Should School Safety Plans Be Made Public?

The Rhode Island Senate passed two bills Tuesday to improve school safety, but they also make safety plans exempt from public records. What do you think? Should these plans be made public?

School safety is on everybody's mind, especially after the tragic shooting in Newtown, Conn., which was deemed the worst school shooting in recent U.S. history. 

On Tuesday, the Rhode Island Senate passed two bills aimed at improving school safety. 

The first bill, 2013-S 0800A, introduced by Sen. Hanna M. Gallo (D-Dist. 27, Cranston, West Warwick), directs the Commissioner for Elementary and Secondary Education to certify annually that all school safety plans and school emergency response plans have been reviewed and updated as appropriate.

The second bill, 2013-S 0801A, sponsored by Senator Gallo, requires all schools to perform a school safety assessment in conjunction with local police, fire and school safety teams within 30 days of passage of the legislation and every three years thereafter.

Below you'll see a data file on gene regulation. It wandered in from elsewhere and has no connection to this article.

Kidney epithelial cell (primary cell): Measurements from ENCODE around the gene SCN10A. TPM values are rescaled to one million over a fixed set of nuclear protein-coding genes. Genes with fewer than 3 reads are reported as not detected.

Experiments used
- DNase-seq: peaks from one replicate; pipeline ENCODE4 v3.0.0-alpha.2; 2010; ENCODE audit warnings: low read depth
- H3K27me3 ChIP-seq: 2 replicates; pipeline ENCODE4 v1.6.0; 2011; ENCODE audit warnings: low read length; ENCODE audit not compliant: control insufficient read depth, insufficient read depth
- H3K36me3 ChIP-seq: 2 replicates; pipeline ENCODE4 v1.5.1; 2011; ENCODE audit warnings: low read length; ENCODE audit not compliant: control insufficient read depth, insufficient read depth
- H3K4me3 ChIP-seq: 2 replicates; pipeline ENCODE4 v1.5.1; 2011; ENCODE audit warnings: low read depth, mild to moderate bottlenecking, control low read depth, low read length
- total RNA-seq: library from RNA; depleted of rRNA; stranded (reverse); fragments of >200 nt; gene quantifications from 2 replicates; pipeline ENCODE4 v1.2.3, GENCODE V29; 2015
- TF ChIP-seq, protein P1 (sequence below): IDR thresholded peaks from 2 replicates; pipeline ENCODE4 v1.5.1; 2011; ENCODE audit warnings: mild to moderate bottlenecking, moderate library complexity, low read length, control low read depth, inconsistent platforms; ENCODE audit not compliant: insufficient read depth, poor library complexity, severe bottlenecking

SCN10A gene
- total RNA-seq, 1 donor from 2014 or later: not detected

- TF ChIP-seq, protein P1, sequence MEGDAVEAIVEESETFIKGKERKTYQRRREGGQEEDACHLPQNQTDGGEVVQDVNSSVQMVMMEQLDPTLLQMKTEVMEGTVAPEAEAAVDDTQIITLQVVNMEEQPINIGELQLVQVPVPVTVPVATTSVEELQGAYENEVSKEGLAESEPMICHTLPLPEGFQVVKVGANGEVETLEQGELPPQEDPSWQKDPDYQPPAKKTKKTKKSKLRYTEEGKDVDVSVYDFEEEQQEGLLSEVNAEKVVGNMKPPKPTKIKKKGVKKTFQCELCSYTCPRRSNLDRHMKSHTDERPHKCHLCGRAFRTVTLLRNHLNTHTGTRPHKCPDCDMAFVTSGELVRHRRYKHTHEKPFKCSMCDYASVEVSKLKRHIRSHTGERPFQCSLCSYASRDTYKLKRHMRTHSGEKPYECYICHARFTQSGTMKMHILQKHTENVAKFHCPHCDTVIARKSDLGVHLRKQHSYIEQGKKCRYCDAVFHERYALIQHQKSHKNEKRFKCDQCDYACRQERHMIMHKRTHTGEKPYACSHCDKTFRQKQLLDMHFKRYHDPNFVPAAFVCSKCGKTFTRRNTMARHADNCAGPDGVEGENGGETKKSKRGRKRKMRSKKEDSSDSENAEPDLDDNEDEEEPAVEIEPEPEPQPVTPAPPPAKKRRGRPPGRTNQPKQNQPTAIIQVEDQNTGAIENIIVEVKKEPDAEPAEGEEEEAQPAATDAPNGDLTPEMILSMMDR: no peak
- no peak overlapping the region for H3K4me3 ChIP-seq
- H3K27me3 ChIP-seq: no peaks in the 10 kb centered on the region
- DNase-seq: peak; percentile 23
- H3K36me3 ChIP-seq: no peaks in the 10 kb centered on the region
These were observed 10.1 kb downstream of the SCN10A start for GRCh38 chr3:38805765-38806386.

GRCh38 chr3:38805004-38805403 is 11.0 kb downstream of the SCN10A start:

“We can never be complacent about the safety of children and employees in schools around the state,” said Gallo. 

However, the bills alos make school safety assessment and school safety plans exempt from public records law and all meetings of the schools safety team are not subject to open meetings law.

On one hand, making safety plans exempt from the public prevents potential criminals from knowing plans. On the other hand, making the safety plans private prevents the public and parents from reviewing these plans and providing input on them. 

We want to know what you think. Should school safety plans be made public? Tell us in the comment section below! 

Jen Wolfe May 24, 2013 at 01:11 PM
As a parent of a child in the Elementary school in EG, I feel all plans and policies to make the schools a safety haven for out children should be made public. I have recently heard of some instances where children were not safe, but because all existing plans or proceedures are not documented, one cannot argue that the child was not in a safe place. It seems to create gray area that does not have the kids best interests in mind. This ambiguity could lean in favor of the district.


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